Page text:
A complex interplay of individual, social and structural barriers contributes to this data gap. Women’s cancers are a subject of taboo, as if an Omerta code veils all conversation about women’s pain and reproductive bodies. “The whole imagery of women’s health in India is completely askew -- because they are not making decisions for themselves,” explains Ms. Gupta. Anecdotes, numbers, and studies illustrate the constricted ways women approach healthcare; their ‘decisions’ are shaped in response to family needs, gender expectations and budgetary constraints. “As a patriarchal society, we put the woman on a pedestal: we think her suffering -- be it childbirth or periods -- is a strong thing. They almost feel guilty to admit they are not feeling well... or if they can’t handle the pain.” Some countries that rank the lowest on the Global Gender Gap Index are also those with cervical cancer as the topmost cause of death among women. Patriarchy also normalises a scenario where a caregiver’s ailment is seen as a threat. An ‘early onset’ breast cancer diagnosis, for instance, will end up “with either the women being abandoned, or pushing the family into an intergenerational cycle of poverty”, the APAC report notes.

“Most women don’t go to the doctor for ‘tiny things‘...if they’re ‘feeling’ perfectly fine.”Mridu Gupta, CAPED India

Moreover, restrictive cultural norms attach ‘shame’ to women’s bodies, making it difficult to recognise changes in one’s own body, says Shivangi Shankar, a doctor and public health professional. “There are women who hesitate to seek help despite recognising, say, that there is a lump in the breast. This causes a delay and may lead to progression of the cancer.” More often than not this stigma translates into delayed diagnosis, where early symptoms, like Surbhi’s menstrual problems, are missed and considered sexual or reproductive problems.

Time is of high value in cancer management. Cervical cancer can be completely prevented: a health check-up, even once in a decade, can help with early detection, says Ms. Gupta. But women’s time rarely belongs to them entirely.

Low levels of screening

Seeking a cancer diagnosis is an onerous task that demands money, time, and even, childcare support. Data, from the National Family Health Survey and other studies, indicate that as many as 60% of women face trouble accessing healthcare for themselves; at least 23.2% of women cited distance to hospitals as a concern, 13.5% of them were refused permission to get medical help. Under the Ayushman Bharat Digital Mission, each family gets a ₹5 lakh cover. In most cases, however, women tend to ‘save’ this balance. “Maybe it is for her husband who has diabetes, or her daughter-in-law is going to give birth. She will save that money for everybody else, but she will not go for herself,” says Ms. Gupta. Literature concurs that wherever healthcare adds to a family’s out-of-pocket expenditure (which is pushing at least 55 million Indians annually into poverty, says WHO), women’s maladies are often ignored.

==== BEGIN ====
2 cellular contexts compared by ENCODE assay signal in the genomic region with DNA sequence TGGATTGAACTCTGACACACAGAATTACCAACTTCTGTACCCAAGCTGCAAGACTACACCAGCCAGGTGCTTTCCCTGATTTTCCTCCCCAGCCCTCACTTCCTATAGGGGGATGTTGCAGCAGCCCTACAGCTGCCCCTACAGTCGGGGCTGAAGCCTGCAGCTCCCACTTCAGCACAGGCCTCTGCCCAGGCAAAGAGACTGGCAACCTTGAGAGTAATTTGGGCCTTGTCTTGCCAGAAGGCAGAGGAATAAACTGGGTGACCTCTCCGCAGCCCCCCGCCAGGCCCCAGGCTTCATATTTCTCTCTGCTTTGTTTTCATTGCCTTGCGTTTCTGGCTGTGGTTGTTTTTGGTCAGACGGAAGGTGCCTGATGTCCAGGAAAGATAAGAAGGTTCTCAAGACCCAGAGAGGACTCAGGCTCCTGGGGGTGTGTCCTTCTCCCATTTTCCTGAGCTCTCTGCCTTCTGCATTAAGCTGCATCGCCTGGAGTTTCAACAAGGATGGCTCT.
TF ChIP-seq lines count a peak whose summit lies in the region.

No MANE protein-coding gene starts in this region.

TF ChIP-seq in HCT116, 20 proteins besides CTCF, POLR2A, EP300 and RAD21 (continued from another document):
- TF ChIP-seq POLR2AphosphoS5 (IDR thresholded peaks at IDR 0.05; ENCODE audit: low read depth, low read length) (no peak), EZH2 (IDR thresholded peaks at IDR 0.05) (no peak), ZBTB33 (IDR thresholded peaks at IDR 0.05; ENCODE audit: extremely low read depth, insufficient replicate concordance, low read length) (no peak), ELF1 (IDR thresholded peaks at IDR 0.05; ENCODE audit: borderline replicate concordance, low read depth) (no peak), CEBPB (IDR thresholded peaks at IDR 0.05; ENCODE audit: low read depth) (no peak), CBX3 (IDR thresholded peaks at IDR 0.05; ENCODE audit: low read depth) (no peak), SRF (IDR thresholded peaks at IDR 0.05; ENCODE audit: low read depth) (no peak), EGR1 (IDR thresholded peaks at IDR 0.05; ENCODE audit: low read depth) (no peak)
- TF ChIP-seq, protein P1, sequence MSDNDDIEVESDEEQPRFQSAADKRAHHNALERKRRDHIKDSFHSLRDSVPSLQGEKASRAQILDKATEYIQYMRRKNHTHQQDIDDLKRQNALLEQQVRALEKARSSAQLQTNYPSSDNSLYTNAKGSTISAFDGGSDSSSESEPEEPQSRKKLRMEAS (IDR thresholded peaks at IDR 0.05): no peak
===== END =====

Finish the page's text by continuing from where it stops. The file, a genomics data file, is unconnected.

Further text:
Low awareness remains the most dogged frontier, where the knowledge that say, a human papillomavirus (HPV) infection or genes can cause cervical cancer, is missing due to a lack of sexual education, social dogmas and limited health literacy. Cervical cancer screening is covered by the Ayushman Bharat Scheme, but doctors acknowledge there is a fear and anxiety around screening procedures, often conducted in chaotic, densely-populated government hospitals where women contend with the fear of “being judged for lack of modesty”.

Women can’t protect themselves against a disease they don’t know, and one they don’t understand. Health experts thus rally around strengthening prevention (for cervical cancer through the HPV vaccine) and screening efforts (for breast and cervical cancer), thus moving the point of diagnosis closer to women. However, the APAC report found “inconsistent adoption of both organised, population-based national-level immunisation and screening”; there was no “organised” mammography screening for women aged 50-69 years, it had limited uptake (it fell below 30% in India) and in other cases, screening drives lacked the equipment required. A similar story plays out for cervical cancer. Screening involves pap smears, visual inspection under acetic acid (VIA) and HPV DNA testing, considered to be ‘gold standard approaches’. However, coverage remains low due to “sub-optimal primary and secondary prevention, and access barriers including stigma, lack of awareness and cost.”

ALSO READ | Fighting cancer: On cervical cancer vaccine for girls